Who has time to write??
Um, hello, YOU! That's right. You heard me (I'm writing in my "teacher voice" right now). A few of my friends have commented on how they are "too busy" to write. No, no, no...that is an incorrect answer.
A few years back Laurie Halse Anderson came to our fall Michigan conference. I remember her opening speech, and how she hammered the nail on the head about giving yourself permission to write. Things take up our time. Work, family, get-togethers. I'm not advocating throwing all that out the window. But life is too short for you (or I) to keep proscratinating. That book isn't going to get finished...or revised...or critiqued...if it sits in your head gathering dust. Another speaker at a more recent conference I attended was agent Jennie Dunham. She hosted an early-morning journal session. I was pleasantly surprised how much I enjoyed that! She didn't say it had to be specifically your creative piece, but I have been "journaling" my novels since that conference.
Whatever your excuse, throw it in the garbage. I don't want to hear it. Carve out some time. But get something on paper (or computer). I have a set of goals that I have used for the last year or two. These goals work!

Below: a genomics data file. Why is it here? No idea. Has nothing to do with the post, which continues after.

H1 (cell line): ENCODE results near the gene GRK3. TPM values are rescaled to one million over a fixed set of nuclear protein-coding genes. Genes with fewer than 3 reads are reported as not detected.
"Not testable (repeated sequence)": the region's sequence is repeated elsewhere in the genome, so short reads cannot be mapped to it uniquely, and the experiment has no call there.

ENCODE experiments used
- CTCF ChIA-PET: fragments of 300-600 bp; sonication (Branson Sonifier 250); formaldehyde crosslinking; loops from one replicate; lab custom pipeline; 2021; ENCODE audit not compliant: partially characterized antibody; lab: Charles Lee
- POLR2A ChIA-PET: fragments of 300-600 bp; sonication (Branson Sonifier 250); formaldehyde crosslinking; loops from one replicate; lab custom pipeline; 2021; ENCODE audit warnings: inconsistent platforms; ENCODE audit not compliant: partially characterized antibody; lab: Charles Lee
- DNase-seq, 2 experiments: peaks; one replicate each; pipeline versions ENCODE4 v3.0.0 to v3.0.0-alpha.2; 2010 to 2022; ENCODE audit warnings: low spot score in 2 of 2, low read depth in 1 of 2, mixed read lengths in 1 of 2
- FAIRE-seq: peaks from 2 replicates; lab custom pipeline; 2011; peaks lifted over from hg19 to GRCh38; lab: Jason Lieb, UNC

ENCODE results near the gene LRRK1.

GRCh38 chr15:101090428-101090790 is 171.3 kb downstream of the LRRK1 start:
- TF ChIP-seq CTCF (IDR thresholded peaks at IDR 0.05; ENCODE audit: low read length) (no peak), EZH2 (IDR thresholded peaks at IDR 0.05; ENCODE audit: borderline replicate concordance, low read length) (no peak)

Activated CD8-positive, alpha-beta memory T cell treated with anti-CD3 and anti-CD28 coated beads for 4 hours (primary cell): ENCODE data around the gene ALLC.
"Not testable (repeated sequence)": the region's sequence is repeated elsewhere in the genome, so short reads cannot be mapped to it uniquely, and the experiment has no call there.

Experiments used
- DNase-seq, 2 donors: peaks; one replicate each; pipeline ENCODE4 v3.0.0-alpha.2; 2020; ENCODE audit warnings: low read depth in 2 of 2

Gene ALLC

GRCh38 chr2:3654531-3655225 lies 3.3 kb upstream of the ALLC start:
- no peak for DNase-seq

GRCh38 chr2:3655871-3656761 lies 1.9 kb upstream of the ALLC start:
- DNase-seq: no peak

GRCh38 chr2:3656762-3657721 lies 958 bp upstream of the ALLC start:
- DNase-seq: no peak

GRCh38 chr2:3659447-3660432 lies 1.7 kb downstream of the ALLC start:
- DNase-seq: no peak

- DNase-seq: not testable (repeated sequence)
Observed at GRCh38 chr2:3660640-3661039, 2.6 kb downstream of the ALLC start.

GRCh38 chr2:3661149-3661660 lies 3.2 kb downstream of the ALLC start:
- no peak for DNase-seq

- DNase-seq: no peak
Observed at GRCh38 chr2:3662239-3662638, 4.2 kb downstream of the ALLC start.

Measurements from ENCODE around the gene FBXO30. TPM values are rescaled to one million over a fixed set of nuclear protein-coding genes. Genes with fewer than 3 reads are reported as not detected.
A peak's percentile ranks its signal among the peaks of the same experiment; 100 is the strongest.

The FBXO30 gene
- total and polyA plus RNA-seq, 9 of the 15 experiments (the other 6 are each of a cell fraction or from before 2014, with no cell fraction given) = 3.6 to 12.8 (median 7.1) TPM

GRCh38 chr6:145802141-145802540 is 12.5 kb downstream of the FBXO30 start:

Here are some goals of mine (feel free to use them, tweak them, laugh at them, or use them for dart practice) :)
- Write at least five times a week. Do not stop until three pages have been written. (and I give myself permission to write garbage.)
- Participate in a critique group once a month (via e-mail or meeting in person). This helps me check over my work, as well as letting me see others' creative processes. Plus critiquing others helps me turn a critical eye on my own work.
- Read a young adult or middle grade novel at least once every other month. During the summer, I read about two a month, but that's because I'm a teacher. Yay, teachers!
- And this summer, I have a big goal: finish the novel I'm working on!!! (I'm really good at starting cool novels, but then they sit and wait for awhile...
These goals are not set in stone, but I try to make writing a priority. Even during the school year, I try to "journal" my story ideas, or continue story ideas as much as possible. My friend told me about the book, Outliers, by Malcolm Gladwell, and one of the chapters is about people who are extremely successful follow the "10,000 hours" rule. In summation, it's where a person is dedicated enough to spend 10,000 hours learning/practicing whatever it is they are passionate about. That's when they start seeing success take place. (And I'm so sorry to the author(s) if I flubbed on that summation.) The point is that in order for us to be successful, we need to pursue writing passionately and diligently.
So what are you waiting for? Get writing!
P.S. Hopefully, this post inspired you. I wasn't really trying to be all "teacherish" on you!